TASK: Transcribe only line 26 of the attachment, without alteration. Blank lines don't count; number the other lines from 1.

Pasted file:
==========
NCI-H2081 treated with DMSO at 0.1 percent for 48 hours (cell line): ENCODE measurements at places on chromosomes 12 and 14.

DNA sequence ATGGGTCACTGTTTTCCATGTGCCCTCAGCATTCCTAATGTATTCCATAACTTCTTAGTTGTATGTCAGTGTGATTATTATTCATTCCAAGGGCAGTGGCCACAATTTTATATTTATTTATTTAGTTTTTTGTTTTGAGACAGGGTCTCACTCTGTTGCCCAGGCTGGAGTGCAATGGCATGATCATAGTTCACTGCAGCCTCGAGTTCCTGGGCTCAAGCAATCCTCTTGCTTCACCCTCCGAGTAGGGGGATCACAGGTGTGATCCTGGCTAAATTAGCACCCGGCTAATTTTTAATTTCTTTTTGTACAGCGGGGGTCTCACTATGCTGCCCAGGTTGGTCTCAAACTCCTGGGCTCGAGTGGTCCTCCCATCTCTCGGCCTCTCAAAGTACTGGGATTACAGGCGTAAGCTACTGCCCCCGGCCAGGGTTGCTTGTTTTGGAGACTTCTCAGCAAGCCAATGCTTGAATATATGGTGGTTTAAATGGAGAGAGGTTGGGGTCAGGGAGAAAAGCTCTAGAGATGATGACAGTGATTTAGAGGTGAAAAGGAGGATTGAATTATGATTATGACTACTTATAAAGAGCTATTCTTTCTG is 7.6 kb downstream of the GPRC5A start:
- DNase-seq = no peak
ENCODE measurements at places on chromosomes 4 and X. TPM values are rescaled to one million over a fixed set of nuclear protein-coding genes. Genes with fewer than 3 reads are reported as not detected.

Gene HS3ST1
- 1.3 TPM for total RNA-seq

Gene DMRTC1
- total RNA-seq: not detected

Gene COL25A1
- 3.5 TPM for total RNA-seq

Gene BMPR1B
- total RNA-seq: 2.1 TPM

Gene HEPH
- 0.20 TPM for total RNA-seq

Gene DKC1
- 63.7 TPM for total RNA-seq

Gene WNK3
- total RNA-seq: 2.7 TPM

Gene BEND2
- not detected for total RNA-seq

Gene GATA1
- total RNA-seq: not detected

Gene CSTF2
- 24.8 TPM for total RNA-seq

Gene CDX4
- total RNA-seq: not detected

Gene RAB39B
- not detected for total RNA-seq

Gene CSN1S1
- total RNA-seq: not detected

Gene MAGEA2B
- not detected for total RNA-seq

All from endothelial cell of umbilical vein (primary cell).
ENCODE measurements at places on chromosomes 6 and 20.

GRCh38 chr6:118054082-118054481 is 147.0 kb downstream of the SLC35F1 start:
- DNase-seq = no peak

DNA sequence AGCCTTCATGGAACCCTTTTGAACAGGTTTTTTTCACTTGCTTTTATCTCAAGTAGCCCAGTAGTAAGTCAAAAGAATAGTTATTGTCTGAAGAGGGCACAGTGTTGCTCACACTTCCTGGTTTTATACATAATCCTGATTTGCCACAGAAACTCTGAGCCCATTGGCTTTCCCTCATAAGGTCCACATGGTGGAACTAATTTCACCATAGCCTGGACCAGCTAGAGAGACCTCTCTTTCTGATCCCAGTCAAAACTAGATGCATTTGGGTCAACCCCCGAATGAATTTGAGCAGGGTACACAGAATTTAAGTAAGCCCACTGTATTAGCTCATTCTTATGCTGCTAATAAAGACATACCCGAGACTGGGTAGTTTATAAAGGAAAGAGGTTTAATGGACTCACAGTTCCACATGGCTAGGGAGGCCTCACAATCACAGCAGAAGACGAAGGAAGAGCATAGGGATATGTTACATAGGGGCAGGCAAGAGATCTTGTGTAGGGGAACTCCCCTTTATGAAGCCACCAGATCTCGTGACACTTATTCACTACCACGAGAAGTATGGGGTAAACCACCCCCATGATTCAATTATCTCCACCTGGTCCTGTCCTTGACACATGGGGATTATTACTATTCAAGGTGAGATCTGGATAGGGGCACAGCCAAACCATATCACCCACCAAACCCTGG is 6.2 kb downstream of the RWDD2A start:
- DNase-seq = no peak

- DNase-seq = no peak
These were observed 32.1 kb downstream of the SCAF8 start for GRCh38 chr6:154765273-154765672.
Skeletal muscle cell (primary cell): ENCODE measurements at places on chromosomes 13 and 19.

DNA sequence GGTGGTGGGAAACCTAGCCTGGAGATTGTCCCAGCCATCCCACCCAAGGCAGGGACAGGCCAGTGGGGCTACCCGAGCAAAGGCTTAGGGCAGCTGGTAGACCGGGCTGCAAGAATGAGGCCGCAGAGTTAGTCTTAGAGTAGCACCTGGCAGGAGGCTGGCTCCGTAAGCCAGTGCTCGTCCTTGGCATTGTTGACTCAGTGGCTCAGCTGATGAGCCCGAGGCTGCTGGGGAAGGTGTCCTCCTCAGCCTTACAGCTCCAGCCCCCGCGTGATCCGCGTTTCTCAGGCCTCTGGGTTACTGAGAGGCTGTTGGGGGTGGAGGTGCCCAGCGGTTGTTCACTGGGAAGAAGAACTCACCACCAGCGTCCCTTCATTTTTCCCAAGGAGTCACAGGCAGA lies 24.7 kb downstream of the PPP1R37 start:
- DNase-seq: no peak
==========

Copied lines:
- total RNA-seq: not detected